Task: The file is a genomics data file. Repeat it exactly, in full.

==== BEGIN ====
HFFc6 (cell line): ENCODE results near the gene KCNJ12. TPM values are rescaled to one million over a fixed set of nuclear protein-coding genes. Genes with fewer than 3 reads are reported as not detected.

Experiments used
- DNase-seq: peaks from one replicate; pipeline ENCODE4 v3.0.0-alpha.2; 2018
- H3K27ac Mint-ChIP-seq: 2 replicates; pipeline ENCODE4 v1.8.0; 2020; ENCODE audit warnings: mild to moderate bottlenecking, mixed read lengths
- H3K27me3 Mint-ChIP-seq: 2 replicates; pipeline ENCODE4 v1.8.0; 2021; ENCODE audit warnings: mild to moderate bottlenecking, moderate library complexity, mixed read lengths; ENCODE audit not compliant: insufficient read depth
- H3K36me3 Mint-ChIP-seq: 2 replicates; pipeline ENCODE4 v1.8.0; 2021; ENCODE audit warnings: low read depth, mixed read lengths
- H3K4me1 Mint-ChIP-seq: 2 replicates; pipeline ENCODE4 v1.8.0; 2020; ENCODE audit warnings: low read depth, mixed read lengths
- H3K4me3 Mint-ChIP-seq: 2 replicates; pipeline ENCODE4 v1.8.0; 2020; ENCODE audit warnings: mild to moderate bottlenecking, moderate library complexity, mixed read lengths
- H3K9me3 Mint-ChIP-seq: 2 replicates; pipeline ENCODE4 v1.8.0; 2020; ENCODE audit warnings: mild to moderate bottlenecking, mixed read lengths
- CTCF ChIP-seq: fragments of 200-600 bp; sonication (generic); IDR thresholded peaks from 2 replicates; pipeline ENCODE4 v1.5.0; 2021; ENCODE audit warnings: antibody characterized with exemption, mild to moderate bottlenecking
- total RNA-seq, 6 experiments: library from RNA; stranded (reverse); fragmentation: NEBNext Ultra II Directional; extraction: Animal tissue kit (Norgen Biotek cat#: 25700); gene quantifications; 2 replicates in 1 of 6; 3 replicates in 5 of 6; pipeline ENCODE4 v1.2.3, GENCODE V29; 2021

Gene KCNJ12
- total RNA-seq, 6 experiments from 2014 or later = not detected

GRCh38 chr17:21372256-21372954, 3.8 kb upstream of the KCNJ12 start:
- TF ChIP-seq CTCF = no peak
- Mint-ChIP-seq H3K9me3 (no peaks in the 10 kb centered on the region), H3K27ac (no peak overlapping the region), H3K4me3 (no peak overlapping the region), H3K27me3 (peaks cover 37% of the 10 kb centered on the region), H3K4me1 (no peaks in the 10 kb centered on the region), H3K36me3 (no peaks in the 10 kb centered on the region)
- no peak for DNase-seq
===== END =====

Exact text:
HFFc6 (cell line): ENCODE results near the gene KCNJ12. TPM values are rescaled to one million over a fixed set of nuclear protein-coding genes. Genes with fewer than 3 reads are reported as not detected.

Experiments used
- DNase-seq: peaks from one replicate; pipeline ENCODE4 v3.0.0-alpha.2; 2018
- H3K27ac Mint-ChIP-seq: 2 replicates; pipeline ENCODE4 v1.8.0; 2020; ENCODE audit warnings: mild to moderate bottlenecking, mixed read lengths
- H3K27me3 Mint-ChIP-seq: 2 replicates; pipeline ENCODE4 v1.8.0; 2021; ENCODE audit warnings: mild to moderate bottlenecking, moderate library complexity, mixed read lengths; ENCODE audit not compliant: insufficient read depth
- H3K36me3 Mint-ChIP-seq: 2 replicates; pipeline ENCODE4 v1.8.0; 2021; ENCODE audit warnings: low read depth, mixed read lengths
- H3K4me1 Mint-ChIP-seq: 2 replicates; pipeline ENCODE4 v1.8.0; 2020; ENCODE audit warnings: low read depth, mixed read lengths
- H3K4me3 Mint-ChIP-seq: 2 replicates; pipeline ENCODE4 v1.8.0; 2020; ENCODE audit warnings: mild to moderate bottlenecking, moderate library complexity, mixed read lengths
- H3K9me3 Mint-ChIP-seq: 2 replicates; pipeline ENCODE4 v1.8.0; 2020; ENCODE audit warnings: mild to moderate bottlenecking, mixed read lengths
- CTCF ChIP-seq: fragments of 200-600 bp; sonication (generic); IDR thresholded peaks from 2 replicates; pipeline ENCODE4 v1.5.0; 2021; ENCODE audit warnings: antibody characterized with exemption, mild to moderate bottlenecking
- total RNA-seq, 6 experiments: library from RNA; stranded (reverse); fragmentation: NEBNext Ultra II Directional; extraction: Animal tissue kit (Norgen Biotek cat#: 25700); gene quantifications; 2 replicates in 1 of 6; 3 replicates in 5 of 6; pipeline ENCODE4 v1.2.3, GENCODE V29; 2021

Gene KCNJ12
- total RNA-seq, 6 experiments from 2014 or later = not detected

GRCh38 chr17:21372256-21372954, 3.8 kb upstream of the KCNJ12 start:
- TF ChIP-seq CTCF = no peak
- Mint-ChIP-seq H3K9me3 (no peaks in the 10 kb centered on the region), H3K27ac (no peak overlapping the region), H3K4me3 (no peak overlapping the region), H3K27me3 (peaks cover 37% of the 10 kb centered on the region), H3K4me1 (no peaks in the 10 kb centered on the region), H3K36me3 (no peaks in the 10 kb centered on the region)
- no peak for DNase-seq